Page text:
#CorruptionMustGo: Musicians Mobilize to Minimize Corruption in Liberia

12314579_894448430651082_3579161647809163512_oBy: Brooks Marmon, Accountability Lab Program Officer. This blog post was originally published by OSIWA.

As Liberia enters its second decade of peace, its music industry continues to gain popularity. Artists like Takun J have a national following and have leveraged this platform to speak out against injustices at all levels of society. The Accountability Lab, an OSIWA partner, has been working with hip co (the genre of Liberian urban music) musicians in Liberia to promote integrity and combat corruption. With an overwhelmingly young population, almost half of Liberians are under the age of 18, Liberia’s hip co-stars are uniquely positioned to raise awareness of key social and political issues.

Takun J, responsible for two of the biggest hip co hits of the year, recently served as a judge for the Lab’s Integrity Idol campaign, an ongoing initiative seeking to highlight high-performing civil servants, while Amaze, an upcoming hip co-star, has been the public face of a #CorruptionMustGo musical campaign undertaken with the support of OSIWA that seeks to harness hip co to combat corruption by teaching that ‘corruption starts at the home.’

On a recent Friday evening, the University of Liberia’s (UL) auditorium was full with a raucous group of students ready to hear Amaze, a business student at UL, set their weekend off. The Student Unification Party, UL’s oldest student government body had just celebrated its 45th year of existence earlier in the day and a vibrant atmosphere of activism charged the campus of one of West Africa’s oldest institution of higher learning, situated just across from Liberia’s legislature and Ministry of Justice.

Before the screening of the music video for ‘Corruption, Corruption’ (the centerpiece of #CorruptionMustGo) a number of protocols were observed in typical Liberian fashion. Daniel Woart, President of the University of Liberia Student Union (ULSU), which co-hosted the event, noted that “for 168 years we [Liberia is Africa’s oldest republic] have been lagging behind.” He observed that ULSU’s cultural programming has typically revolved around the production of the government-funded Miss University of Liberia Pageant and that the Union would increasingly do more to recognize talented student artists with a social message.

As a prelude to the musical festivities, Kloh Hinneh, of SMART Liberia, another OSIWA beneficiary working with the Accountability Lab, gave an advance screening of a short dramatization on the many challenges that UL students endure to register for classes. The clip concludes with an alternative ending, showing a student successfully registering for classes online via mobile phone, a scenario that received thunderous applause. With the support of OSIWA and the Acountability Lab, SMART Liberia, a student-run organization is undertaking a quick impact project on the need for timely and updated government websites, a commitment that the government of Liberia has made as part of its membership in the Open Government Partnership.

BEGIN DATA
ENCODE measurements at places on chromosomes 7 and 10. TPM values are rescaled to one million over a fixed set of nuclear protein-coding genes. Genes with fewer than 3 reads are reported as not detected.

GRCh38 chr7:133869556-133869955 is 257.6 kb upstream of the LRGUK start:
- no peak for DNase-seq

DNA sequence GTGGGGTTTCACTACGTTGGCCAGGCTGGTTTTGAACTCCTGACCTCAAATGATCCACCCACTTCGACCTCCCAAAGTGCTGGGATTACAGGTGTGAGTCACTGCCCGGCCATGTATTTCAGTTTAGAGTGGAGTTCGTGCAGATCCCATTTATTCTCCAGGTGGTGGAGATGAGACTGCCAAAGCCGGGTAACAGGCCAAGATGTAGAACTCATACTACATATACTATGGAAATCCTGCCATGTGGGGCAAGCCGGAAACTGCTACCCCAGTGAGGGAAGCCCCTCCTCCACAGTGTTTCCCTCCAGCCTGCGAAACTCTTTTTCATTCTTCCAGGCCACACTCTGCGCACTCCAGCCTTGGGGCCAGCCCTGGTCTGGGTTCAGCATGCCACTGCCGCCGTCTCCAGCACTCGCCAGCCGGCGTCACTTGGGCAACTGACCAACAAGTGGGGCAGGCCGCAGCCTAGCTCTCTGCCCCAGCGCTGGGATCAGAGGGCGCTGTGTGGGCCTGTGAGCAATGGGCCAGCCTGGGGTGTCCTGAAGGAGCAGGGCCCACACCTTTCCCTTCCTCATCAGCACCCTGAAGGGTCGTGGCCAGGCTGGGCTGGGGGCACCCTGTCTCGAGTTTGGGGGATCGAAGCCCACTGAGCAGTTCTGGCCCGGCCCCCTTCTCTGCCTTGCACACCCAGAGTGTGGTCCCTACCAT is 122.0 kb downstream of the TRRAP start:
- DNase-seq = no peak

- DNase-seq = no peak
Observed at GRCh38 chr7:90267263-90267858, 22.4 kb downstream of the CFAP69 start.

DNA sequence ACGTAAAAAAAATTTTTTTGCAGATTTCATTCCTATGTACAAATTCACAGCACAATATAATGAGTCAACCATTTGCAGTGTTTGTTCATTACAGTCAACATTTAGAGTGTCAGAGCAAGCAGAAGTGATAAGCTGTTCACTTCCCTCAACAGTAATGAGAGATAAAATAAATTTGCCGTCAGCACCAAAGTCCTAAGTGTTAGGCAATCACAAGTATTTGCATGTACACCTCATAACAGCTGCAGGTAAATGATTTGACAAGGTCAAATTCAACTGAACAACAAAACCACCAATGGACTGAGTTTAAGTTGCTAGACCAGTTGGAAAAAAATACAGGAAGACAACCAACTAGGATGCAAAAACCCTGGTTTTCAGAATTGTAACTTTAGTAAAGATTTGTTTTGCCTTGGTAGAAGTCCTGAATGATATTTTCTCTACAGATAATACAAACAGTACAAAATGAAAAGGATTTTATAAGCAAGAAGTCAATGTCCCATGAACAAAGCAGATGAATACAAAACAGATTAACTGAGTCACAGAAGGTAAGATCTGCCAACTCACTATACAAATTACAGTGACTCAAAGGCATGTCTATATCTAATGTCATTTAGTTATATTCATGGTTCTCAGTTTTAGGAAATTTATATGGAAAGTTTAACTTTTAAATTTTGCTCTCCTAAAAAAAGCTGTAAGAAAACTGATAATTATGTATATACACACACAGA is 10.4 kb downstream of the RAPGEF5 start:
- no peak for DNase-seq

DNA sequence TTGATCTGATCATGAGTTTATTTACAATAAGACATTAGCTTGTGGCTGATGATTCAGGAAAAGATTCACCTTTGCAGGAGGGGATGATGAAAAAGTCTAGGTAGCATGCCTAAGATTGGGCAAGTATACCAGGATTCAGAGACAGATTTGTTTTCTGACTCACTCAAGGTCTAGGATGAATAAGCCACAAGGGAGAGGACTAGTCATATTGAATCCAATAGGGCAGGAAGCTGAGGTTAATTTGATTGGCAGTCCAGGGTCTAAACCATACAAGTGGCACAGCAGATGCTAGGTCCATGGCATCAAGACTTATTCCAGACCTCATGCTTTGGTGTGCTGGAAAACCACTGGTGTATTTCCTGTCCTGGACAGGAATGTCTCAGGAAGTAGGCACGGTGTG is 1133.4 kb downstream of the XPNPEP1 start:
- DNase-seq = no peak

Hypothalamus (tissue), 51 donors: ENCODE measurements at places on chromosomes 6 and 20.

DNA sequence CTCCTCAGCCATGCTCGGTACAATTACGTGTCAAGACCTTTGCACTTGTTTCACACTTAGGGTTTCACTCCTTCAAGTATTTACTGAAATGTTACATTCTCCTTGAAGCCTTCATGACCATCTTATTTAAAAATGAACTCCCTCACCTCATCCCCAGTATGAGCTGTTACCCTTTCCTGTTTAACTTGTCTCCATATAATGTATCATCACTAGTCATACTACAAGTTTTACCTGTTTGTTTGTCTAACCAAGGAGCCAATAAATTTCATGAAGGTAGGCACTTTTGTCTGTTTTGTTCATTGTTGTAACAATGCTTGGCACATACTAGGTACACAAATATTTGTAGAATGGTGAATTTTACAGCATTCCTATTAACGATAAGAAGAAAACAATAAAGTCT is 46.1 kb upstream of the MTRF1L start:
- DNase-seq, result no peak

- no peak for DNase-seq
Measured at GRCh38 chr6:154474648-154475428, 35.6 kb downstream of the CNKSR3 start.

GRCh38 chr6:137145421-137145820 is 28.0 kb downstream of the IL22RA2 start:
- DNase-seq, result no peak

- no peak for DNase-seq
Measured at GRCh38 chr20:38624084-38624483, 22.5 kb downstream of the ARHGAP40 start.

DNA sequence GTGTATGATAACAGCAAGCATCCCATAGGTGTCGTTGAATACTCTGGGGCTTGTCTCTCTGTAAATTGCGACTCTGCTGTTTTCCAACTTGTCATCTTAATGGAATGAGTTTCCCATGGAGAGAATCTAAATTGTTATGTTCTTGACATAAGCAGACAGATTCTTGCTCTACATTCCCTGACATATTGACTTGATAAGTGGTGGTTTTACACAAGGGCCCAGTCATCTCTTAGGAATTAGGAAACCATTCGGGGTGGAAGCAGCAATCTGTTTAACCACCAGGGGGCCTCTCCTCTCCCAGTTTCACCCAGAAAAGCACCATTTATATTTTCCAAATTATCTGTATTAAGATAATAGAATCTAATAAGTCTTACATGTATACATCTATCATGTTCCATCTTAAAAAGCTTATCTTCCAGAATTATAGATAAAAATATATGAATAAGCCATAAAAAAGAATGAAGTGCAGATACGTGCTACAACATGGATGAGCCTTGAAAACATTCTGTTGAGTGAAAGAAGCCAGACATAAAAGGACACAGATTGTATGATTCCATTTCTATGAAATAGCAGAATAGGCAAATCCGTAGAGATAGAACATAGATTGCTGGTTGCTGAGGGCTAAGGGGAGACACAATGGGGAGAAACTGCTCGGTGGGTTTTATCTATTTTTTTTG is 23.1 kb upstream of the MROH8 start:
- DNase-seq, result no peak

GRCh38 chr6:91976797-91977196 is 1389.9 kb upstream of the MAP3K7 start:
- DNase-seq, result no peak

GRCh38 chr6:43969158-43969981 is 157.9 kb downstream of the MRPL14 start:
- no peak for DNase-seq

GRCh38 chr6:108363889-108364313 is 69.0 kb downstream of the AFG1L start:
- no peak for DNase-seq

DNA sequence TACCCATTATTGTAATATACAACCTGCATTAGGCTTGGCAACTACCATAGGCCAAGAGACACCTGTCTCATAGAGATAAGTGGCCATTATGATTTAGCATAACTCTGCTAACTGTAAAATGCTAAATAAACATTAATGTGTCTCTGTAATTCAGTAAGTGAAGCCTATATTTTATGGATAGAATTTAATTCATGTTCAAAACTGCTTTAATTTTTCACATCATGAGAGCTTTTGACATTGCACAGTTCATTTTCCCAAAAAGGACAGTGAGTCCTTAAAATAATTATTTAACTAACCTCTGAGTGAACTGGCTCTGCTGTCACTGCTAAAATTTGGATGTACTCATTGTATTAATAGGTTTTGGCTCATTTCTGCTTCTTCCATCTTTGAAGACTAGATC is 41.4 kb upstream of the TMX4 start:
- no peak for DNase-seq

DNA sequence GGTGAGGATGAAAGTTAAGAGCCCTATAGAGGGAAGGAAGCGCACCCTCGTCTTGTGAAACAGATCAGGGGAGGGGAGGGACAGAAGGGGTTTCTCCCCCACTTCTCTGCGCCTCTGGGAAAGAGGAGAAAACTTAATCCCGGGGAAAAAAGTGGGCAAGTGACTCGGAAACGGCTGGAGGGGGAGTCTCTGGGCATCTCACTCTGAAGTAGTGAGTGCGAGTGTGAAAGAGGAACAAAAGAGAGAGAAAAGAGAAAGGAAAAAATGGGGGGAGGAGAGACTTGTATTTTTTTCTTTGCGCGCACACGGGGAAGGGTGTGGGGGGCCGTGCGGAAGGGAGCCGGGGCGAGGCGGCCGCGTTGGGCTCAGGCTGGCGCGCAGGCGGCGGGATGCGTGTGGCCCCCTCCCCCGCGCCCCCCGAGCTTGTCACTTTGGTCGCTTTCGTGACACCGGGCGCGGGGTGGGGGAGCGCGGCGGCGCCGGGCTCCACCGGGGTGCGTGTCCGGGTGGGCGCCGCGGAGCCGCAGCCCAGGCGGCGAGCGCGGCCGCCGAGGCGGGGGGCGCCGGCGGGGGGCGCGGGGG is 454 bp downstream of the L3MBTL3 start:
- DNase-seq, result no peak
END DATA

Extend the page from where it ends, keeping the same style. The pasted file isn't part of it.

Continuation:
As thoughts of dysfunctional websites (the UL website has not been updated since 2011) faded, the beats kicked in. Amazed performed ‘Corruption, Corruption’, a song that highlights the importance of good parenting in forming a society where individuals conduct their public actions with integrity. The video for the track was filmed at the Ducor Hotel, which served as the seat of the interim government in the early 1990s during Liberia’s civil war and which was subsequently looted and destroyed. Its shell looms over Monrovia’s skyline, a glaring reminder that much remains to be accomplished as part of Liberia’s post-war reconstruction.

A range of performers followed Amaze. Nasseman, Liberia’s most popular reggae musician, performed his pan-African anthem, ‘All Africans.’ Nasseman warned the student audience that it will take decisive action to break the cycle of graft, stating that “corruption brings separation and it is because of separation we have corruption.”

As the students filed out of the auditorium, the atmosphere was animated, with spirits charged by several hours of high-tempo performances. With student activists like Amaze and Kloh taking the initiative to push for accountability and more effective implementation of policies, then the future of Liberia will likely achieve separation from the unfortunate legacies of its past.

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